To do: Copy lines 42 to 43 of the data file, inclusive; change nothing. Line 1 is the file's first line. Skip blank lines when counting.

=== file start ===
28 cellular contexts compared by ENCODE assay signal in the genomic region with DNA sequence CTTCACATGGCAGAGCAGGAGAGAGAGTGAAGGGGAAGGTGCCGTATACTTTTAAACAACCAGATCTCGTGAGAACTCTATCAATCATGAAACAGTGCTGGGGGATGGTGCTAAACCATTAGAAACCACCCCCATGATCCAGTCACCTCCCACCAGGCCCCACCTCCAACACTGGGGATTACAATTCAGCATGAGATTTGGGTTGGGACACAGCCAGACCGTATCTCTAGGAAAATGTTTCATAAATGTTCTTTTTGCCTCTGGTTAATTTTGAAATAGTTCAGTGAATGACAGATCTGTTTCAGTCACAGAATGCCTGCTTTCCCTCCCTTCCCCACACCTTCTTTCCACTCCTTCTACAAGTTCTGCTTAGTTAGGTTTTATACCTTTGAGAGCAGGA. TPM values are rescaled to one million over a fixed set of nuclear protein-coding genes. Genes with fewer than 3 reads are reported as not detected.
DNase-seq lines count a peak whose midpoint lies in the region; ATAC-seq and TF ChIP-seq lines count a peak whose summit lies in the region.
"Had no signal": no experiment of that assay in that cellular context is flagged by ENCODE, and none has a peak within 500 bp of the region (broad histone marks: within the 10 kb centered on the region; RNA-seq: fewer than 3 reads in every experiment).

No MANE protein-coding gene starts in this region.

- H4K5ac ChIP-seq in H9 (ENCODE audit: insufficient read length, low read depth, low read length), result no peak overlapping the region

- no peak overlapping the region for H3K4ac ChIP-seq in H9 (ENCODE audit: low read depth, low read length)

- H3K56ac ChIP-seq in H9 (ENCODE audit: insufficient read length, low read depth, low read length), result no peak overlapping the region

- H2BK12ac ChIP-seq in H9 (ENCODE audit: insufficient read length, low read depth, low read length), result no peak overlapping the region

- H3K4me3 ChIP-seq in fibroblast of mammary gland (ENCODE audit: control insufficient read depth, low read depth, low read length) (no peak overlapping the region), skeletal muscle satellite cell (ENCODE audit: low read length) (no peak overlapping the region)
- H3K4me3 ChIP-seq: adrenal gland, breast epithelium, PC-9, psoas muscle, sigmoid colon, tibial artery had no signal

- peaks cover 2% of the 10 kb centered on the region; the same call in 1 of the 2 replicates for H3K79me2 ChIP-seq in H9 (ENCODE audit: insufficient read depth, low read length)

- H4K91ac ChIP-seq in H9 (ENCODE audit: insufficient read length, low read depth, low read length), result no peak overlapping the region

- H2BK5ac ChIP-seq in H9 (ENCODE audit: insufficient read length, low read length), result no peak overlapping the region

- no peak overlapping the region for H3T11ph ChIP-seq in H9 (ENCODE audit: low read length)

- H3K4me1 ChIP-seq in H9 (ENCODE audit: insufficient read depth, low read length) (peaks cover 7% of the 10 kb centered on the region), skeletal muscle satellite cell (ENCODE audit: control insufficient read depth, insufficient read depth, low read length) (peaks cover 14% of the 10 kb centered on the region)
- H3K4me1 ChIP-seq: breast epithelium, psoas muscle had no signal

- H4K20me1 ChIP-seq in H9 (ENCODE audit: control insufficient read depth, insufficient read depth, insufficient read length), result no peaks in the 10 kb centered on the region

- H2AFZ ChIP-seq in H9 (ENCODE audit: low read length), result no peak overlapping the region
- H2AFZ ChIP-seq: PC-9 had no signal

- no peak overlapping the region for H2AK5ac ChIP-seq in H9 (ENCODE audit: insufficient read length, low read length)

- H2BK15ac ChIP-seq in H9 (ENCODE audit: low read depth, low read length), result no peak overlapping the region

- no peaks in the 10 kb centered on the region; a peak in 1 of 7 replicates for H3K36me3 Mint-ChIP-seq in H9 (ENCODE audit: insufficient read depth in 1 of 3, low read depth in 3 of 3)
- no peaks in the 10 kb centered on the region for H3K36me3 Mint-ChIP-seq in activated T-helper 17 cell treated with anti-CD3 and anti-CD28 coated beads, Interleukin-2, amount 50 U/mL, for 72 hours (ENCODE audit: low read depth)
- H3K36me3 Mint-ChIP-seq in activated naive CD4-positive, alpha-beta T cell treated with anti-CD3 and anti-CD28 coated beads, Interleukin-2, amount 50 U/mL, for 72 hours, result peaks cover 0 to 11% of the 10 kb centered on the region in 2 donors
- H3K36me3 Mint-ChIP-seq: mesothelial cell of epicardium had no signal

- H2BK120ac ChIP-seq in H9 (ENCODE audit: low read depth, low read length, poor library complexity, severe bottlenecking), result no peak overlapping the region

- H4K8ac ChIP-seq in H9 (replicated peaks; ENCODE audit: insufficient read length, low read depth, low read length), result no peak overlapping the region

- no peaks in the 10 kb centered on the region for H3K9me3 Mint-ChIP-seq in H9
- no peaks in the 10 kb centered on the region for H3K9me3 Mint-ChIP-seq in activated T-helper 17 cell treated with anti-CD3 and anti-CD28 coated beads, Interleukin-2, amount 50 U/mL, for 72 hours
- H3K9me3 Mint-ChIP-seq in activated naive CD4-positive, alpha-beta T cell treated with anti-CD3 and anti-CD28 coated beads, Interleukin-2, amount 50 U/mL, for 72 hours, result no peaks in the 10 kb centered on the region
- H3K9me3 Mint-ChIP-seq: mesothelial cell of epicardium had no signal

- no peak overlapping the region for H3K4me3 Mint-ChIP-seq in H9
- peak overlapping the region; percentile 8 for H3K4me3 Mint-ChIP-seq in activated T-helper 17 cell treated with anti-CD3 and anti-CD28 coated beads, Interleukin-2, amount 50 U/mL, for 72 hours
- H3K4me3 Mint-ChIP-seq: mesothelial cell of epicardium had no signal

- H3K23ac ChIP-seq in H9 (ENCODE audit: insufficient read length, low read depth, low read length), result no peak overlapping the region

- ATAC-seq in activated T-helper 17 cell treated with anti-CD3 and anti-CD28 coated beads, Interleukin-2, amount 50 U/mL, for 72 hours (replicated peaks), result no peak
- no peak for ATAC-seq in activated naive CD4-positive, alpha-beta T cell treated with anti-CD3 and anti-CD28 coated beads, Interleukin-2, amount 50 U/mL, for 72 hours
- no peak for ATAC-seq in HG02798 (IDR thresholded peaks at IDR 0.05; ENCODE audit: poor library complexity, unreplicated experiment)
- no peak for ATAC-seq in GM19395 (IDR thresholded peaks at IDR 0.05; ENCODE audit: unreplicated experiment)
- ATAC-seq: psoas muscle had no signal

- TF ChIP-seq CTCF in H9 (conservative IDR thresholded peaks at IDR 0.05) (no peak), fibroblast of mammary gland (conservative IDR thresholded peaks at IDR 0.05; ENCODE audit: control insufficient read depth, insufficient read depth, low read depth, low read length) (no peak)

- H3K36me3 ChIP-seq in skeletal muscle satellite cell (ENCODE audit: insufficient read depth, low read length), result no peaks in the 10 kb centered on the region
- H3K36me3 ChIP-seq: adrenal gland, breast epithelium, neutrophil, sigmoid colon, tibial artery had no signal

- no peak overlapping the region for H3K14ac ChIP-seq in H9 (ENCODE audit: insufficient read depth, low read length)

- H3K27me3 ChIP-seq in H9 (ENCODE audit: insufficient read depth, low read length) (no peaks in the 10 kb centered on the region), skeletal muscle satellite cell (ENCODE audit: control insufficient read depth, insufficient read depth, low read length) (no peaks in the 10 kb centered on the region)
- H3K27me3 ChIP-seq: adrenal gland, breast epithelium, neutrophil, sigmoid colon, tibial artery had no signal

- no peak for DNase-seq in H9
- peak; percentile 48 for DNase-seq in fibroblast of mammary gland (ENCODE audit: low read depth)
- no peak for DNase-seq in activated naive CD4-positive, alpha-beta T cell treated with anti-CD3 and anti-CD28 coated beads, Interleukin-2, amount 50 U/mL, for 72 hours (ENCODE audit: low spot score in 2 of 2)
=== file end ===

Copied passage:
- H3K36me3 ChIP-seq in skeletal muscle satellite cell (ENCODE audit: insufficient read depth, low read length), result no peaks in the 10 kb centered on the region
- H3K36me3 ChIP-seq: adrenal gland, breast epithelium, neutrophil, sigmoid colon, tibial artery had no signal